Recycling figures released by the Environment Agency illustrate that plastic continues to be a problematic material, falling behind the expected level for the first quarter of the year.
The table below shows estimated gross and net requirements for 2019. These are based on last year’s submissions, with 2019 government targets applied.
It also shows the carry over tonnage reported earlier in the month. Carry over is the number of PRNs produced in December 2018 that are issued for 2019 use. The data shows that the total amount of carry over PRNs has fallen in comparison to the previous year, particularly in paper, steel and plastic.
You will see from the table below that all materials are performing well, bar aluminium and more concerningly plastic.
What does this mean for producers?
In a free market system there is always a risk of lack of supply and volatility across all materials and following the recent publication of the packaging recycling data for the first quarter of 2019, there are two immediate risks.
Aluminium has fallen slightly short of its quarterly requirements and we have already seen an increase in price of £40. We would expect this to continue to rise in the short term, especially with the increase in the recycling target also influencing the demand. We would expect that this material will remain volatile for the remainder of the year.
The market remains extremely tight for plastic and the problems seen at the end of 2018 have continued into the 2019 compliance year. There are a couple of issues contributing to the number of PRN being produced.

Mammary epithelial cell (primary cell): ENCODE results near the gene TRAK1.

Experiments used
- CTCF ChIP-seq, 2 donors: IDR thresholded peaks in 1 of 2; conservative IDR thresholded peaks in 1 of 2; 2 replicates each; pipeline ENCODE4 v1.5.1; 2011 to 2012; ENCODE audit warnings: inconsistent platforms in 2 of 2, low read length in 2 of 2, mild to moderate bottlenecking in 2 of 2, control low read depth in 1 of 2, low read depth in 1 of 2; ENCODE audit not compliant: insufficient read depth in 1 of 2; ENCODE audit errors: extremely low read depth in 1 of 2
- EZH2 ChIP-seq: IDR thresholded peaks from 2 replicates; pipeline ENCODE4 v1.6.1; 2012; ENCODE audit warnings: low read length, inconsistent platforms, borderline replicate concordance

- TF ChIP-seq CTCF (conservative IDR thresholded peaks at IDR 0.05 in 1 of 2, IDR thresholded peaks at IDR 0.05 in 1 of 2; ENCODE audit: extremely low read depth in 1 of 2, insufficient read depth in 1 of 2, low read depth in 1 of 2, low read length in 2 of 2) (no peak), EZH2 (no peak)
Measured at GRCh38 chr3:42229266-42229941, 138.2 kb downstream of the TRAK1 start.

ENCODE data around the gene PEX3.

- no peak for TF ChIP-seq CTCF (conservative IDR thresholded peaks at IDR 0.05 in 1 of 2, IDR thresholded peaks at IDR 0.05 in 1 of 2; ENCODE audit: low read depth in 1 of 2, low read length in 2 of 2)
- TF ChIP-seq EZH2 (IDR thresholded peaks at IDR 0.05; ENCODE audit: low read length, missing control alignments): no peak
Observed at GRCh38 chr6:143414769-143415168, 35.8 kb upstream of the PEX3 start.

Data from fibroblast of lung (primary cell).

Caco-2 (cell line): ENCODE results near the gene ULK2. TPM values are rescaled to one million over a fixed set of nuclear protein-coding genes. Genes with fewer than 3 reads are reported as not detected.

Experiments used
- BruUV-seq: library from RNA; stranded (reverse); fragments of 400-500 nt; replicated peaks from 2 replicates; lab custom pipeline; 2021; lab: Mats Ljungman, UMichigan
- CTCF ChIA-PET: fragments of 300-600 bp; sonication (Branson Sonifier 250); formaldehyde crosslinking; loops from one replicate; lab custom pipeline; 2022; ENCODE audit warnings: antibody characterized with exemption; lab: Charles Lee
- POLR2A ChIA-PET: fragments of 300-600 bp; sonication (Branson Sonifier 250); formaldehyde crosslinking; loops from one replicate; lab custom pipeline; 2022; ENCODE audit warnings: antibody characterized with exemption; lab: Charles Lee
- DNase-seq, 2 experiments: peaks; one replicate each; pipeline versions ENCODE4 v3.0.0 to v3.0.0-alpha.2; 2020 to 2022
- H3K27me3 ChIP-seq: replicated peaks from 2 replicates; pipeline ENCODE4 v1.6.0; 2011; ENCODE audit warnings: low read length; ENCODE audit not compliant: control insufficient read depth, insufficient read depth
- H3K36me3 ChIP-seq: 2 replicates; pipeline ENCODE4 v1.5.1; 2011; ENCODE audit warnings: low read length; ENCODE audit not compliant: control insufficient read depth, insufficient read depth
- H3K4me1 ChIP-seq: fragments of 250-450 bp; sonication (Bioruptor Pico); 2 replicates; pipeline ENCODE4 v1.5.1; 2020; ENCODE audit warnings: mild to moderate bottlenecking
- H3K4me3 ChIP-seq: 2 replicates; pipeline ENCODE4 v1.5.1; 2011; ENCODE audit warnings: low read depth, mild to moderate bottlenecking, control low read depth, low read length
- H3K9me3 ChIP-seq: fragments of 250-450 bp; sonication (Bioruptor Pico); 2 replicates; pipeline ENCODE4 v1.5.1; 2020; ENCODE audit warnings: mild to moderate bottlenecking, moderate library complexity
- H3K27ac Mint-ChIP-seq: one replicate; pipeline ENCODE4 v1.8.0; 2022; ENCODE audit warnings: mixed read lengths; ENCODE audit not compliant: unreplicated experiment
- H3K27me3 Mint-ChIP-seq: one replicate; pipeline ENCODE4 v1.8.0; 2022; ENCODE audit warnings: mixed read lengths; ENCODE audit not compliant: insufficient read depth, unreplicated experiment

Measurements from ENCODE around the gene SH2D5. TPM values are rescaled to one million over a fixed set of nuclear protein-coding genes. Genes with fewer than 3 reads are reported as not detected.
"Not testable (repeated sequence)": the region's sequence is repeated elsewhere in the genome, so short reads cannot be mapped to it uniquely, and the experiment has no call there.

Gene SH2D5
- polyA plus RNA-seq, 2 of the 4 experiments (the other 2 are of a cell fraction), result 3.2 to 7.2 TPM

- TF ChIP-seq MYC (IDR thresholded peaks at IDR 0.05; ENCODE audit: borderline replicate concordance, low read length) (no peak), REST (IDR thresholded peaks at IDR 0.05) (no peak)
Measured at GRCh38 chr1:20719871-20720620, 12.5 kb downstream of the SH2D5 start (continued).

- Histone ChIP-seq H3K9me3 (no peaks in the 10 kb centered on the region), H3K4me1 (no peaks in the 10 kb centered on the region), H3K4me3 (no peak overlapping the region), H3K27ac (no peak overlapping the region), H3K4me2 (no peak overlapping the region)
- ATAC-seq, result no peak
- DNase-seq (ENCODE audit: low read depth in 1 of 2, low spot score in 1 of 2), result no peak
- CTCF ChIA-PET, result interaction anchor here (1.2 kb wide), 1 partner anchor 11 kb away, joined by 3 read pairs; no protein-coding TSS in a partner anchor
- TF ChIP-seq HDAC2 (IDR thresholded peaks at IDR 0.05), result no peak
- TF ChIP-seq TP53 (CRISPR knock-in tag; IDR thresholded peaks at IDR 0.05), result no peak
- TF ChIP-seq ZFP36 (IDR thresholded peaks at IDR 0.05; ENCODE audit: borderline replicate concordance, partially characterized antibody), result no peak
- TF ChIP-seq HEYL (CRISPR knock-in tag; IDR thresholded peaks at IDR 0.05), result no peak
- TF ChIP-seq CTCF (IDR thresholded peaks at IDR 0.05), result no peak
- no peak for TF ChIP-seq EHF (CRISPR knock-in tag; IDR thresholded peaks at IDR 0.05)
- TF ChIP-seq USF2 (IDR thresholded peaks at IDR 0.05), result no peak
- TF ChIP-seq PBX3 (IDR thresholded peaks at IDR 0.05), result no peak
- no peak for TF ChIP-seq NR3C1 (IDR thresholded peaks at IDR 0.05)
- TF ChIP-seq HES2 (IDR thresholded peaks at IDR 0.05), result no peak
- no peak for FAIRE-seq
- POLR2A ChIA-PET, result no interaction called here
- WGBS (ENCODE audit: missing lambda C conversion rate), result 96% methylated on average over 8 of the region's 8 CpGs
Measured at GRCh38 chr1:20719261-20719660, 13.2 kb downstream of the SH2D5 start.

Firstly, the number of accredited reprocessors/exporters has reduced compared to last year. Secondly, the export market for low grade plastics is becoming smaller as other countries impose restrictions on low grade plastics.
The good news is that more plastic is being processed in the UK and the high PRN prices are supporting the infrastructure that is allowing the UK to process more. We expect that plastic PRN prices will continue to rise for the foreseeable future.
The market remains relatively stable for glass in the short term as glass other is performing really well, so there is less reliance on glass remelt to fulfil the overall glass recycling target. The higher PRN prices seen at the end of 2018 has attracted more glass into the system and we hope this will continue for 2019 to provide price stability.
Paper, steel and wood are performing well against the forecasted demand, this is particularly important to ensure that we have enough PRNs in the system not only to fulfil the material specific recycling targets but also to satisfy the overall general recycling target.
Ecosurety will continue to communicate the changes in the PRN market throughout the year and the impact on producers. For the remainder of the year we would expect to see higher prices in aluminium and plastic. Paper, steel and wood are performing well and we hope this will continue and provide stability in the market for the rest of the year.
If you would like to speak to a member of the Ecosurety team about the impact of compliance on your business, please contact us on 0333 4330 370.
Group procurement manager
Sandeep works in the role of Group procurement manager. Sandeep builds and maintains strategic relationships with our key service partners for packaging, batteries and WEEE, whilst creating new relationships and initiatives to improve UK recycling. Sandeep has over 17 years’ experience of the regulations and understands the challenges and opportunities that can arise from volatile markets.